14 Ways to Respond to Relational Aggression

Helping your daughter overcome emotional bullying

Excluded Sad Girl Is Looking The Group Talking
Simone Becchetti/E+/Getty Images

For girls, meaningful friendships are an important part of life. Aside from providing a sense of belonging and a sense of community, healthy friendships are a safe place where she can truly be herself. But when the chances for friendship are limited or destroyed due to relational aggression, the impact can be devastating. And, as a parent, you’re often left wondering what you can do to help. Although the road to recovery may not be an easy one, here are 14 ideas on how to help your daughter overcome emotional bullying and build lasting friendships.

Be a good listener. Encourage your child to talk and then let her talk. Do not interrupt, criticize or minimize what she is saying. In fact, be quiet until she has said everything she wants to say. Remember, talking out loud allows girls to process their experiences. Focus on keeping the lines of communication open so that she will confide in you.

Be empathetic. Do not trivialize your daughter’s problems. Avoid making comments like "no one will remember this next week," or "she wasn’t a good friend anyway." Instead, console and support your daughter in ways that empower her. Validate her feelings and demonstrate that you understand how she feels.

Pay attention to your child’s moods. Sudden changes in mood can sometimes signal that bullying is taking place. Never ignore these changes or write them off as hormones until you have verified what is at the root. Changes in behavior, sleeping patterns, school performance and moods should always be seen as warning signs that something is amiss.

Monitor Internet and cell phone activity. Many girls use the Internet and cell phones to bully others. Whether it’s a mean post on Facebook, a hurtful text message or a vengeful blog, girls often resort to emotional bullying online. Make sure you know what your daughter is doing online and how people are treating her.

You may spot some things that need your input. So keep tabs on her online activity.

Take steps to protect your child from cyberbullying. The Internet and social media are often tools used by relational bullies. Using the Internet to bully is called cyberbullying. Be sure you know what types of cyberbullying your child may experience. And, take steps to prevent cyberbullying in her life.

Teach your child to recognize what is controllable and what isn’t. Be sure your daughter knows that she has no control over what other people say or do. But, she can control how she responds. Brainstorm ways that she could respond to the bullying so that she can see that she is not helpless in the situation.

Advise her, but don’t try to "fix" things. It’s never a good idea for parents to take over and try to fix things. Instead, help her explore different options such as making new friends and talking with a school counselor. But, let your daughter decide what is best. When you demonstrate that you trust her decisions, you are building a feeling of competency within her.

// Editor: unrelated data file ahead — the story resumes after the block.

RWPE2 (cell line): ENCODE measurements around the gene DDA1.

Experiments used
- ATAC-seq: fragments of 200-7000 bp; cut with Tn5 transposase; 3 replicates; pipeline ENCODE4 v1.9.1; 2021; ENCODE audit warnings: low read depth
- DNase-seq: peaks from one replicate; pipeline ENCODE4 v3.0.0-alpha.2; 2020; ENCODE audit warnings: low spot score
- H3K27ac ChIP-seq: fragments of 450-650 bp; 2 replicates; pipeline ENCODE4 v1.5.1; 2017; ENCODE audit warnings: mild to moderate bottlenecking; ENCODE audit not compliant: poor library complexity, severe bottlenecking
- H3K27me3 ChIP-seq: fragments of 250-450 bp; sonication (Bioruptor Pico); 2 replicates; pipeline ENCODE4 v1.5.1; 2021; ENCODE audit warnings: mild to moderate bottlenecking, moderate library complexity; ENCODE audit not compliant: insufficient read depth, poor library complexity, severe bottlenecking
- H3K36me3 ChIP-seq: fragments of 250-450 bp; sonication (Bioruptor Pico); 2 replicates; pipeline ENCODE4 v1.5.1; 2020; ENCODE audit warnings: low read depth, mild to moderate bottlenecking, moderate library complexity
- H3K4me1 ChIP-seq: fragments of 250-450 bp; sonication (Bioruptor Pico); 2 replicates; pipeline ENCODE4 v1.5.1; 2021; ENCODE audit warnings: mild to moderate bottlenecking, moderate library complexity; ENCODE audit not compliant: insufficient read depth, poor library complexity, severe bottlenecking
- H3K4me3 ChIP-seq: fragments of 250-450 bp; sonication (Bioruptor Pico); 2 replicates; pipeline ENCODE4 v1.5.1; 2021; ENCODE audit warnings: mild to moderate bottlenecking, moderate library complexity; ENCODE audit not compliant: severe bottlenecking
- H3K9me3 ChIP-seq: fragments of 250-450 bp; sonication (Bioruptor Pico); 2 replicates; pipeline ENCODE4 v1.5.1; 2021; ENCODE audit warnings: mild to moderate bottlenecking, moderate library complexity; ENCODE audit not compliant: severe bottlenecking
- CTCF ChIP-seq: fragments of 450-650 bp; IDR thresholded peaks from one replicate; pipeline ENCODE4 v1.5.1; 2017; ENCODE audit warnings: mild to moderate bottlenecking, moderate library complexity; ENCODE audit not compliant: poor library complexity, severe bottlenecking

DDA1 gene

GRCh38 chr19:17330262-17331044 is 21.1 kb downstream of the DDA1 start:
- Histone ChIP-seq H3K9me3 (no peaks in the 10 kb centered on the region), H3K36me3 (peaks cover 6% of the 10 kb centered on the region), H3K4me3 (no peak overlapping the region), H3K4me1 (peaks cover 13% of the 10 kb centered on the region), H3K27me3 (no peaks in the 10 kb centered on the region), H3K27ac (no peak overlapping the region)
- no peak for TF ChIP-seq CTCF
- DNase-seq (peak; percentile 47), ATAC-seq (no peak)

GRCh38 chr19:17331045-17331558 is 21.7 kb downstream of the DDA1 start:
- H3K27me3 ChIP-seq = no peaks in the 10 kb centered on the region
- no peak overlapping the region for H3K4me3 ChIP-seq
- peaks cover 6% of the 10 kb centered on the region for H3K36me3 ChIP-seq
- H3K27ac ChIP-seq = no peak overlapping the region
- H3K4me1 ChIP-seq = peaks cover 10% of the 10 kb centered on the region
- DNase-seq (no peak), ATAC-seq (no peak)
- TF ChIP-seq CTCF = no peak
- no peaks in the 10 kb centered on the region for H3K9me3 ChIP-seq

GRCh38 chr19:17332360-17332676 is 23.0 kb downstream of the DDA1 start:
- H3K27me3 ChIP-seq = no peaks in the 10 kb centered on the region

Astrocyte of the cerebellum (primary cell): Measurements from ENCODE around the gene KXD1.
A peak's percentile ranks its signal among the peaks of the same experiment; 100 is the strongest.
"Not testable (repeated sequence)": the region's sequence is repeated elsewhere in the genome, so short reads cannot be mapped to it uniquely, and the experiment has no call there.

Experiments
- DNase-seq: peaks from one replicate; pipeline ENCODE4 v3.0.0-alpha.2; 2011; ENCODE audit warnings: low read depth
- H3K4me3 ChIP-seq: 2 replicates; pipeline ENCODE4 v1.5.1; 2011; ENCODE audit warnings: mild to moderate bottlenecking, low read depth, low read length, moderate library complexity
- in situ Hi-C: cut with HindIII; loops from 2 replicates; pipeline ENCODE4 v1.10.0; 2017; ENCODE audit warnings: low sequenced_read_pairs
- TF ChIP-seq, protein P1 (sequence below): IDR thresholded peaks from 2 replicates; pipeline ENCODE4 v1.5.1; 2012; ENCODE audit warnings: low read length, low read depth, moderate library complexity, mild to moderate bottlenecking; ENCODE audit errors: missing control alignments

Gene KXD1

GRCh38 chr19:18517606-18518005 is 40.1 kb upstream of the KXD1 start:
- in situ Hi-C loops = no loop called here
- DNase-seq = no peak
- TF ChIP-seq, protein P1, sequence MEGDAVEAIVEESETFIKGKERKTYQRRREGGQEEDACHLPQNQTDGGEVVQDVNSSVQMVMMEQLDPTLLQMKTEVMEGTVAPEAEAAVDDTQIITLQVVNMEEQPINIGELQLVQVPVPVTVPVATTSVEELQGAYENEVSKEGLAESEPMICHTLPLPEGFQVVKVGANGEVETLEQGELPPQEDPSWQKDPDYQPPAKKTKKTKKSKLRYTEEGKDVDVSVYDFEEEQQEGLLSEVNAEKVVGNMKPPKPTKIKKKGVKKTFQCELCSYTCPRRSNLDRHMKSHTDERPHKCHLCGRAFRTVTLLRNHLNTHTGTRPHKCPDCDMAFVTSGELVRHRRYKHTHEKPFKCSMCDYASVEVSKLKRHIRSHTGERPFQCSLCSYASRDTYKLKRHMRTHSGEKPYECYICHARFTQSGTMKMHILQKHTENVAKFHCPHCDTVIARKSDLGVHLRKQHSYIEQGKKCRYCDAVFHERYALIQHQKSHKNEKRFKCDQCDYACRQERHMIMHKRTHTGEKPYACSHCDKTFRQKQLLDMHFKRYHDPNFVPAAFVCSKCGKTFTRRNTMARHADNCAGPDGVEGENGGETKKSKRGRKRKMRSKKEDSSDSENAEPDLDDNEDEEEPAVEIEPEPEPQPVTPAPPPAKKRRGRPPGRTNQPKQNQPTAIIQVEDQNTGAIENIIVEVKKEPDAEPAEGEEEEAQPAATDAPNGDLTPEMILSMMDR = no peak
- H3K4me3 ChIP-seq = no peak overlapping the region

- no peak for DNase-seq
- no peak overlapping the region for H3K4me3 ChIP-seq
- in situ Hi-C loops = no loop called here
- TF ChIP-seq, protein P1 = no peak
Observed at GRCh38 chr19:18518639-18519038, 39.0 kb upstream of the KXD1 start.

Focus on rebuilding self-esteem. Bullying of any type damages self-esteem. As a result, be generous with praise and help your daughter identify her strengths and her unique qualities. If you take steps to help build a healthy self-esteem, your daughter will not only feel better about herself, but she also will become less of a target for bullies.

Encourage journaling. Research demonstrates that writing about painful or traumatic events helps victims process the experience. Journaling allows them to break down the experience in a meaningful way. Additionally, if dates and times are recorded, journals also can serve as a record of the bullying. This is useful if you need to report bullying to the school principal.

Teach her to stand up for herself. While you want your daughter to be empathetic to others, it's also important that she learn to be assertive. The goal is that she learn to defend herself in a respectful manner without being aggressive or mean.

Support healthy coping skills. Help your daughter find healthy ways of dealing with the stress and anxiety that relational aggression can cause. For instance, she may find that exercise, crafts and journaling help her manage stress. Other coping options include religious practices, volunteering and expanding social opportunities.

Try not to intervene too soon. For many parents, the first thought is to call the school and get the situation addressed immediately. But, as long as there are no safety issues, sometimes it helps to let your daughter manage things. Doing so, reinforces that you believe in her ability to handle her life.

Know when to contact school officials. While it’s important to give your daughter the chance to solve the issue on her own, you don’t ever want to delay contacting school officials if a student has threatened or physically harmed your daughter. You also want to contact school officials if the bullying is continuing or escalating.

Know when to get outside help. Allowing bullying go on too long can have devastating effects on your daughter. For example, if she is not recovering or returning to normal, you contact a counselor. And, if your daughter is depressed or has hinted at suicide, it is time to get immediate assistance. If you don’t have a counselor to call, ask your doctor for a recommendation. But, never ignore the impact of bullying or to assume that "she will get over it."

Continue Reading